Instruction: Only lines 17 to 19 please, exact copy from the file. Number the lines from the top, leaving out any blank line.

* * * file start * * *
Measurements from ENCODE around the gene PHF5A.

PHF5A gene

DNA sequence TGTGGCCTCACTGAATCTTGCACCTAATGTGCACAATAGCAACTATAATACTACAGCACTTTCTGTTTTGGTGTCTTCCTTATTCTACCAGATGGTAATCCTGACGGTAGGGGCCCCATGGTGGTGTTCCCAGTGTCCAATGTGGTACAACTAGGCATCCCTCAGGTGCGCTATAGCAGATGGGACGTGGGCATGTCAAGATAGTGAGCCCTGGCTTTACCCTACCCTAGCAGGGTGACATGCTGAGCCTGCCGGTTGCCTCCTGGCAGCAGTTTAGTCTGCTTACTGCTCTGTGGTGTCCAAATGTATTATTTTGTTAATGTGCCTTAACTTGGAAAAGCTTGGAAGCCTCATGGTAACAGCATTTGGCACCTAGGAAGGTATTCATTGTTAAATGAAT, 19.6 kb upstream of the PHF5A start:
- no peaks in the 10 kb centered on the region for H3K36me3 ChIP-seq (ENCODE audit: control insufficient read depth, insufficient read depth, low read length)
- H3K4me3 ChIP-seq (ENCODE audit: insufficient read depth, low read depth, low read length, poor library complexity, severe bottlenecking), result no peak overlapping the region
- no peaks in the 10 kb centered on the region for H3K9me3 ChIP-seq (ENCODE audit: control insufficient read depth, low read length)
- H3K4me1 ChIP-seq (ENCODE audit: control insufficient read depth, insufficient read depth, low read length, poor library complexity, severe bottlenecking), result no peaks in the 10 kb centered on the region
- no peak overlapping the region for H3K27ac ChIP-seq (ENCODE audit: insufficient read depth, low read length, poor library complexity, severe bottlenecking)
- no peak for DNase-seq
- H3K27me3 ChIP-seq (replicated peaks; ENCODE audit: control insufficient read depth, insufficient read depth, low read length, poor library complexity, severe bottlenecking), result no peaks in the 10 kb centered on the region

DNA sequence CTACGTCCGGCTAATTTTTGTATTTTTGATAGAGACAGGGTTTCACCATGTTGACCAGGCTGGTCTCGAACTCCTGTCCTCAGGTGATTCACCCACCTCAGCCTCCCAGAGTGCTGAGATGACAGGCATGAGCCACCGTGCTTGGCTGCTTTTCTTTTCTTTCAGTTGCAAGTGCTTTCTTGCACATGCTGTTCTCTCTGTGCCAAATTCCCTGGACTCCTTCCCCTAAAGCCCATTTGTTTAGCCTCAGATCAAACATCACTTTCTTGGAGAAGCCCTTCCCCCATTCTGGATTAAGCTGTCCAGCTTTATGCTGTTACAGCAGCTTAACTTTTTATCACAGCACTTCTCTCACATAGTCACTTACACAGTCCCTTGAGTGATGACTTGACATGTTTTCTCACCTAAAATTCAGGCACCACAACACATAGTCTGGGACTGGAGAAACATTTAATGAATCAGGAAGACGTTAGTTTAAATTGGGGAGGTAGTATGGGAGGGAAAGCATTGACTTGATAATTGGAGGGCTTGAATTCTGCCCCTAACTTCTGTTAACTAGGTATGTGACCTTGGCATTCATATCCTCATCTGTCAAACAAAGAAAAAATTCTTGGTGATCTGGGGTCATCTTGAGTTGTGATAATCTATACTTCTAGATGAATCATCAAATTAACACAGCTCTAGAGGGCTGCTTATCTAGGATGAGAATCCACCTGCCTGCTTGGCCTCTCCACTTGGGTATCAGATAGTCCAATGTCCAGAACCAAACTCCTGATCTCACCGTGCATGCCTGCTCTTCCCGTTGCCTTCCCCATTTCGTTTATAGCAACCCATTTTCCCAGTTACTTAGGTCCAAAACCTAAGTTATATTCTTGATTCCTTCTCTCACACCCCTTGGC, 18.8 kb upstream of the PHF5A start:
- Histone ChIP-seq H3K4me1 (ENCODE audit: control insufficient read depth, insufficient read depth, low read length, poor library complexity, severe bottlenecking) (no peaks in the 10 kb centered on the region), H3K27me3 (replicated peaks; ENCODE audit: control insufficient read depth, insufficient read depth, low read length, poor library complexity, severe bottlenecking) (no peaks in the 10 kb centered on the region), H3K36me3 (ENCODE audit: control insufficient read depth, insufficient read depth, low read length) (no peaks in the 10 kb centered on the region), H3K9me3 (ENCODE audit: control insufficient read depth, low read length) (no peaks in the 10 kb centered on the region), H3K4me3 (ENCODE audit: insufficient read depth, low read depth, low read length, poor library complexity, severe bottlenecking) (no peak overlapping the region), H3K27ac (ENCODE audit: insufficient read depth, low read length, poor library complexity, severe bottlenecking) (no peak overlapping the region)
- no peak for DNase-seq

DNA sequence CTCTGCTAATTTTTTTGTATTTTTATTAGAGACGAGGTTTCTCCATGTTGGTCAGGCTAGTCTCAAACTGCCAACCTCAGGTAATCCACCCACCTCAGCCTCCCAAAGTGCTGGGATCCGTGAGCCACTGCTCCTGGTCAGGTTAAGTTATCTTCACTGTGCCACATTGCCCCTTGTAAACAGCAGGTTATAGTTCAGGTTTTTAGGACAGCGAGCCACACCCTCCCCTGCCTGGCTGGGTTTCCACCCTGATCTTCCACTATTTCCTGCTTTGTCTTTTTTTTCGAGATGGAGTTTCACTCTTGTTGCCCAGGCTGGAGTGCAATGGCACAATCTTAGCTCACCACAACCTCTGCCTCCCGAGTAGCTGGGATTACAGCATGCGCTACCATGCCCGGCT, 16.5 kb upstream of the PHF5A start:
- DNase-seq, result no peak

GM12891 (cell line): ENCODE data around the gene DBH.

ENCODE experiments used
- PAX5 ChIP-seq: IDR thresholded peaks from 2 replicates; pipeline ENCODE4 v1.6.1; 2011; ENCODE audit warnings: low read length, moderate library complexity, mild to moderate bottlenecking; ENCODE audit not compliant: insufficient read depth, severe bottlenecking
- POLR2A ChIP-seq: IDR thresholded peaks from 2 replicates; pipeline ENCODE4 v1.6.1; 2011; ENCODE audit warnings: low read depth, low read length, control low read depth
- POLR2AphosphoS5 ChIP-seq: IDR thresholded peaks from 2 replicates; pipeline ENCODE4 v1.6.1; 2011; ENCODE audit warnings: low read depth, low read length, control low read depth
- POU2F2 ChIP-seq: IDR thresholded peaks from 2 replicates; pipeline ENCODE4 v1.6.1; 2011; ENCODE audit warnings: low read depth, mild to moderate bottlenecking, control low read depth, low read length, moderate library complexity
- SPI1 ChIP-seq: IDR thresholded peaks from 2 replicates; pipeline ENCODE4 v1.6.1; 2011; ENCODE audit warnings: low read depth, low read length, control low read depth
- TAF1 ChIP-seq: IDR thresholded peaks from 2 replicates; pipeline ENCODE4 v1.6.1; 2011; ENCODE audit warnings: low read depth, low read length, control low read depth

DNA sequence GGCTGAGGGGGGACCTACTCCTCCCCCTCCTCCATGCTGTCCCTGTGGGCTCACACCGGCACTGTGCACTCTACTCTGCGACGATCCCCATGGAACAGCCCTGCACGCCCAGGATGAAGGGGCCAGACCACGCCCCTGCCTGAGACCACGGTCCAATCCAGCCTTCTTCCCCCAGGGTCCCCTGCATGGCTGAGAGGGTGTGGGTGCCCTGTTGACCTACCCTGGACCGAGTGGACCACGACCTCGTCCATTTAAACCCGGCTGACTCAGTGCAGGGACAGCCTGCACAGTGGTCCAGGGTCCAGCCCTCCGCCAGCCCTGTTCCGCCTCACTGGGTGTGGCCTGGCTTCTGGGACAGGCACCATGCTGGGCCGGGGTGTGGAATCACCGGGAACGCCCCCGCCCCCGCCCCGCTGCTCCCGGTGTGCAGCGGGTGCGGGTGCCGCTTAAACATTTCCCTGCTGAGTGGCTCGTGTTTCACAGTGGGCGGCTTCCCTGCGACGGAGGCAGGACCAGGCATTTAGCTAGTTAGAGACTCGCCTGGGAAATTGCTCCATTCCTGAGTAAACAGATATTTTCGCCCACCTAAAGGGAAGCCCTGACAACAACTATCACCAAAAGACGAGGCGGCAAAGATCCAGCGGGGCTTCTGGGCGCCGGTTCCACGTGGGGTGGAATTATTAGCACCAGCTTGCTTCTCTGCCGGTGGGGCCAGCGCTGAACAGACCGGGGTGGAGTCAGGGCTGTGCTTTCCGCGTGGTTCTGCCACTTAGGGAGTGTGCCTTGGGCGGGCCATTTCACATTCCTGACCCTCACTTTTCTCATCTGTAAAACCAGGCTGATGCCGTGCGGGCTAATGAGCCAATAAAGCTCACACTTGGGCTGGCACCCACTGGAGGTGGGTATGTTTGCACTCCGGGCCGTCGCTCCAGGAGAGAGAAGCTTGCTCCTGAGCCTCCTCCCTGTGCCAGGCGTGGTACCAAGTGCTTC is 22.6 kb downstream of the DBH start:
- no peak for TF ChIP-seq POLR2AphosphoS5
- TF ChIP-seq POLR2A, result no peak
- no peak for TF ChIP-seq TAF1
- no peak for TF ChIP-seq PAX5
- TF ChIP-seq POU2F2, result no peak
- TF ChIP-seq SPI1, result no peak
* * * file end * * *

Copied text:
ENCODE experiments used
- PAX5 ChIP-seq: IDR thresholded peaks from 2 replicates; pipeline ENCODE4 v1.6.1; 2011; ENCODE audit warnings: low read length, moderate library complexity, mild to moderate bottlenecking; ENCODE audit not compliant: insufficient read depth, severe bottlenecking
- POLR2A ChIP-seq: IDR thresholded peaks from 2 replicates; pipeline ENCODE4 v1.6.1; 2011; ENCODE audit warnings: low read depth, low read length, control low read depth